Many analysts are often sceptical of the capacity of terrorists to successfully take over Pakistan. They are even more sceptical of the notion that the nukes that Pakistan has built are lying around waiting to be seduced by Bin Laden and his Taliban cohorts. The scepticism is well-founded on the back of the Pakistani military. For decades, by consuming the lion’s share of resources in this country, Pakistan’s formal military has built up a massive infrastructure that will, when push comes to shove, successfully prevent terrorists from stealing Pakistan, or its nukes. In Swat, since May 8, we are seeing exactly that thesis play itself out. When motivated, the Pakistani military is more than capable of destroying the resistance of terrorists.

That’s why the terrorists are targeting Pakistan’s law enforcement entities. Decimating the physical resistance of the Pakistani police and destroying their mental and emotional resolve is the terrorists’ way of getting around the military. Pakistani cops are poorly paid, deeply stigmatised and severely under-equipped. They are a soft-target.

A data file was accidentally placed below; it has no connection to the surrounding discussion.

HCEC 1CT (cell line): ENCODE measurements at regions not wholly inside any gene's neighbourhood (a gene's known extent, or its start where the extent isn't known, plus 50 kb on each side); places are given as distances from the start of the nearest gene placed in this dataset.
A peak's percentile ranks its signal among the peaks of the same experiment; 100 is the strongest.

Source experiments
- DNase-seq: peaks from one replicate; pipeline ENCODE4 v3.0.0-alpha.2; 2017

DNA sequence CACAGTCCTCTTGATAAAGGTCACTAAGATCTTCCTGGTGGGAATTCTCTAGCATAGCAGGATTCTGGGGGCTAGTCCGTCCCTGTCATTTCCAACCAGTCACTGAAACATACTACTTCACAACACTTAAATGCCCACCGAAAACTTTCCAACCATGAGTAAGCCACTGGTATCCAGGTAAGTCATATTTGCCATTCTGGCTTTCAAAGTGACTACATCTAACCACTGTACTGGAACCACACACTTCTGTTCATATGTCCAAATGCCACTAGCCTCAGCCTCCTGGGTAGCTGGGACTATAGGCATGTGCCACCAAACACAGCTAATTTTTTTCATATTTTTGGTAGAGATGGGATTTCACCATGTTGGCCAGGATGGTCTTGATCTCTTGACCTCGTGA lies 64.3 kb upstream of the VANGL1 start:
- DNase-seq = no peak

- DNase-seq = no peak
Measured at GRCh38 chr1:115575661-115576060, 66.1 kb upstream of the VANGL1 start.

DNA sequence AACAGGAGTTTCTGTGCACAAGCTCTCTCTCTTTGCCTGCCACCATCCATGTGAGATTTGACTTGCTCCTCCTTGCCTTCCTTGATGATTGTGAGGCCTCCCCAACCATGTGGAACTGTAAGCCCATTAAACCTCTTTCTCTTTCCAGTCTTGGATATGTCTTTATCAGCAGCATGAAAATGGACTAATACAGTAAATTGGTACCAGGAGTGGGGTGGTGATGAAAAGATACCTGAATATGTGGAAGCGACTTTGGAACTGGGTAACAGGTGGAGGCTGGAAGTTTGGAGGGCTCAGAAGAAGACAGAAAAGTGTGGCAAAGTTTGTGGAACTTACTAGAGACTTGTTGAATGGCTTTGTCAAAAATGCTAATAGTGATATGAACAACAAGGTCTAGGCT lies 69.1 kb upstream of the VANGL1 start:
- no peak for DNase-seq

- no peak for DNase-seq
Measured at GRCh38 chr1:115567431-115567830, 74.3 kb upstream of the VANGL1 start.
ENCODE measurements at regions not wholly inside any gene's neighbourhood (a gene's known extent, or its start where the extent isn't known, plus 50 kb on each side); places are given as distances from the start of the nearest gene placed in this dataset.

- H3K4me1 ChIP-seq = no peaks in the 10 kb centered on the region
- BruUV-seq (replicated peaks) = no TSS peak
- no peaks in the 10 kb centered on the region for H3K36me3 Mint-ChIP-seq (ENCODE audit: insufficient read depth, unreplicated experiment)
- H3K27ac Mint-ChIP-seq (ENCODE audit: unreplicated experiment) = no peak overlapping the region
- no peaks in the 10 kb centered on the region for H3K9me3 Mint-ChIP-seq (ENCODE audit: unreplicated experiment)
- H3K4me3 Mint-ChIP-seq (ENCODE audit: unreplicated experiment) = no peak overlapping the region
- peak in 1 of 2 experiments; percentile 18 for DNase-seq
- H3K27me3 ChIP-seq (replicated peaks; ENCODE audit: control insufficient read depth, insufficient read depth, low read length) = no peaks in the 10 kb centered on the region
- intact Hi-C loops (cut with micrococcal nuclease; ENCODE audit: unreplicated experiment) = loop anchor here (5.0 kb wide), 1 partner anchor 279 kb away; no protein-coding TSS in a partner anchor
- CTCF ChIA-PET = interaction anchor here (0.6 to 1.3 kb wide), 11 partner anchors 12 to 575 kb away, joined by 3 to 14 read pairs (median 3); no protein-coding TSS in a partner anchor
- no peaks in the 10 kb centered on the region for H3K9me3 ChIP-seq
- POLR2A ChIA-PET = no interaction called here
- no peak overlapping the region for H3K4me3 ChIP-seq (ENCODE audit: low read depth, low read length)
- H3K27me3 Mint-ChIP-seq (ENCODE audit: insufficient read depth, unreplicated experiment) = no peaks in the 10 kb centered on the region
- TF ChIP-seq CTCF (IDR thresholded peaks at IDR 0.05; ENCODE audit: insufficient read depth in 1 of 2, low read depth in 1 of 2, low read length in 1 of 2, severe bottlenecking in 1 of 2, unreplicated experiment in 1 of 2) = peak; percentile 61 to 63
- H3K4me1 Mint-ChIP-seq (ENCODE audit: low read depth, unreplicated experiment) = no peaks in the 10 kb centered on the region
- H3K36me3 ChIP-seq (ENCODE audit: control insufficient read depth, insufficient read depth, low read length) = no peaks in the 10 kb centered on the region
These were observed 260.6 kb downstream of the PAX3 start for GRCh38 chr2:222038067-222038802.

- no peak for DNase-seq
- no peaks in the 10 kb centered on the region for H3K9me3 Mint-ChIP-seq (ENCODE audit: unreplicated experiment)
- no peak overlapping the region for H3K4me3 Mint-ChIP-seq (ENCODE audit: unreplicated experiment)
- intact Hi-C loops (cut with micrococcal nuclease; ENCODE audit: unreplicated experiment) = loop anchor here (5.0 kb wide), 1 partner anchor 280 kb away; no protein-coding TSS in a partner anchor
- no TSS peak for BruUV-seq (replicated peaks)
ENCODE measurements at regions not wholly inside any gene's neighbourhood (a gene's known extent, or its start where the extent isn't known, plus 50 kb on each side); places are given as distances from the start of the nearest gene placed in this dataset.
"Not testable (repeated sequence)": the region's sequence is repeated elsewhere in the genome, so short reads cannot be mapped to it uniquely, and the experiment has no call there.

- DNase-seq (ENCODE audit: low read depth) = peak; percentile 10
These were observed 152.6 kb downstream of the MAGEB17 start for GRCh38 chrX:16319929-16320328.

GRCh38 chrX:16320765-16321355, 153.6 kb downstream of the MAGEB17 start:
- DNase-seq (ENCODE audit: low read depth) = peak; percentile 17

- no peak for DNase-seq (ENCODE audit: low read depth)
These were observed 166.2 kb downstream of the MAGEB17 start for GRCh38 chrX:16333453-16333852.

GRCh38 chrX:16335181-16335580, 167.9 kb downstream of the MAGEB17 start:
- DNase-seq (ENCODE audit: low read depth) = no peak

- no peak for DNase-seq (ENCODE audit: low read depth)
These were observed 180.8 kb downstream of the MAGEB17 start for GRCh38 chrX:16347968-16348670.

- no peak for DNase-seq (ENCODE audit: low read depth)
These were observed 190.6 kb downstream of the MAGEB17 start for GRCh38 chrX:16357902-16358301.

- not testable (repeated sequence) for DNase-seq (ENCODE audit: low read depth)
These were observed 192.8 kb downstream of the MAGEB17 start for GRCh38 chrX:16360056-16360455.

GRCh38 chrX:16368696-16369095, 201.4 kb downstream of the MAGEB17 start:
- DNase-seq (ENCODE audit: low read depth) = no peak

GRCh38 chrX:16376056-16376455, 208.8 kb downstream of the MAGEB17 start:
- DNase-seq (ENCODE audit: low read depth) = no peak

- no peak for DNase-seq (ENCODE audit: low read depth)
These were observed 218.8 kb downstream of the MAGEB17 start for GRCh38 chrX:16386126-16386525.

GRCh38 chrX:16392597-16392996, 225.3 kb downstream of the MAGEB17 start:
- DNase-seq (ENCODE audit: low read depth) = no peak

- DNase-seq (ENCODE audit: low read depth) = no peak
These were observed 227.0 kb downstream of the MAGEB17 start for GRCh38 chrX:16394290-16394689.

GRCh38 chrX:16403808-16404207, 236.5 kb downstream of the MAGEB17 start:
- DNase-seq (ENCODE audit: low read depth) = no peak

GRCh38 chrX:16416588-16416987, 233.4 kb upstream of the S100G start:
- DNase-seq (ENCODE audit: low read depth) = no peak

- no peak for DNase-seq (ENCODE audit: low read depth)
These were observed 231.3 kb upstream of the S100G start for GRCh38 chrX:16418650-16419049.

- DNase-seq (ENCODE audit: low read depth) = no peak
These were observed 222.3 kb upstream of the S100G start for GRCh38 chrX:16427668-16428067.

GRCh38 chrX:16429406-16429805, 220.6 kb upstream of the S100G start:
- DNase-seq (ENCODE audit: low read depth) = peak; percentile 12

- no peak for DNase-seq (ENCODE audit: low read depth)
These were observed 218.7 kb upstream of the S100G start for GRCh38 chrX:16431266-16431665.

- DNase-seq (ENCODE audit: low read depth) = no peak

Investing in more equipment, raising police salaries and moving towards eliminating the Brahmin-Shudra divide in the Pakistani police services are the quick fix things that governments (federal and provincial) have clearly already begun doing. Doing that has produced results visible to anyone watching the drama play out in Lahore, live. The speed with which the police system responded to the attack was impressive, relative to its recent track record.